Moreover, the Arab migrants and refugees have had very negative experiences as a result of global or local incidents that they had no choice about. They are made to pay the price and be punished for a crime that they did not commit. This has resulted in: the wider community rejecting them; and they in return withdrawing from the wider community and clustering with people of their own community. This leads to a state of Alienation and Isolation, and an 'Oppositional' culture. Adverse subcultures are more likely to develop among immigrant students when they feel their identities are threatened; it is a defence mechanism which makes it difficult for young people to cross boundaries between home and the wider community and between home and School, which is seen as part of the wider community . This leads to the existence of two opposing cultural ideals which orient behaviours: one appropriate for Anglos, the other is appropriate for minorities. Individuals who try to cross the boundaries are met with opposition from their peers and other members of the community. All of these factors seem to contribute to a negative attitude that adversely affects students and their academic achievement.

Summary

We have seen that students are successful when they know how to cross cultural boundaries and to switch from one culture and language to the other, they transcend barriers of language and culture and they adopt an 'alternation model of behaviour' toward schooling, which means that it is possible and acceptable for them to participate in two different cultures or speak two different languages, perhaps for different purposes. Moreover, students are successful when the historical experiences in the host society are positive and when they enjoy a positive image: A positive image of the group leads to success, while a negative image is predictive of failure for that group. When students have the support of a strong ethnic enclave and the support of parents who themselves are acculturating to their new surroundings at a pace similar to their children.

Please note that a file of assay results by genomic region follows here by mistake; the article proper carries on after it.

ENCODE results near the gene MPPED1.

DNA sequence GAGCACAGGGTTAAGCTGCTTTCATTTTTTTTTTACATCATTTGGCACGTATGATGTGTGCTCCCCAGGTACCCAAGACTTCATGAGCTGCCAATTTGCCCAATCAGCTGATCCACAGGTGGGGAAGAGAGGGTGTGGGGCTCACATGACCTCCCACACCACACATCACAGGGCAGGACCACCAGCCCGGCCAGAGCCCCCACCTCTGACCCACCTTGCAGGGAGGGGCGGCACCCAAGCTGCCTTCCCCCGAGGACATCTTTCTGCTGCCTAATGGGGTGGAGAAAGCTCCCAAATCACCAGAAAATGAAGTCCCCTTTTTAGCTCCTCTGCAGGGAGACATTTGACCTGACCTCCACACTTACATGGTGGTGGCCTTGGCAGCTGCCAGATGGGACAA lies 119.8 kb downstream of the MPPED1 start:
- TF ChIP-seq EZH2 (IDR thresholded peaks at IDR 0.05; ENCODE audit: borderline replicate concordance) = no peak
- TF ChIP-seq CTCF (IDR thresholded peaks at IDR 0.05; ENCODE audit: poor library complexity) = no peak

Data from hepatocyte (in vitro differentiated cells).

On the other hand, minority groups which are reluctant to cross cultural boundaries may organise themselves in opposition against the teacher which tends to create affective dissonance in school learning and lead to under-achievement at school. (Portes & Rumbaut 1996; Gibson, 1997; Mabogunje, 1972; Ogbu, 1978, 1992; Shibutani and Kwan, 1983; Suare Orozco, 1991). The Arab youth at the moment seem to belong to the later group.

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What can we do?

Unfortunately, it seems that the socio-political situation of the Arabic-speaking students seem to be a strong disadvantaging factor that has negative implications on their social and academic well being. For these students to be successful, they have to feel happy about themselves as Arabs and at the same time as Australians. They have to be able to embrace Australia and the Australian community; to embrace the language and the culture and be able to adjust without rejecting their own and their parents' culture. However, this can only happen if the other side is willing to embrace them and their culture. Both sides need to cross boundaries: 'The other' to cross boundaries and the Arabic-speaking students and parents to cross boundaries.

This is the challenge…

References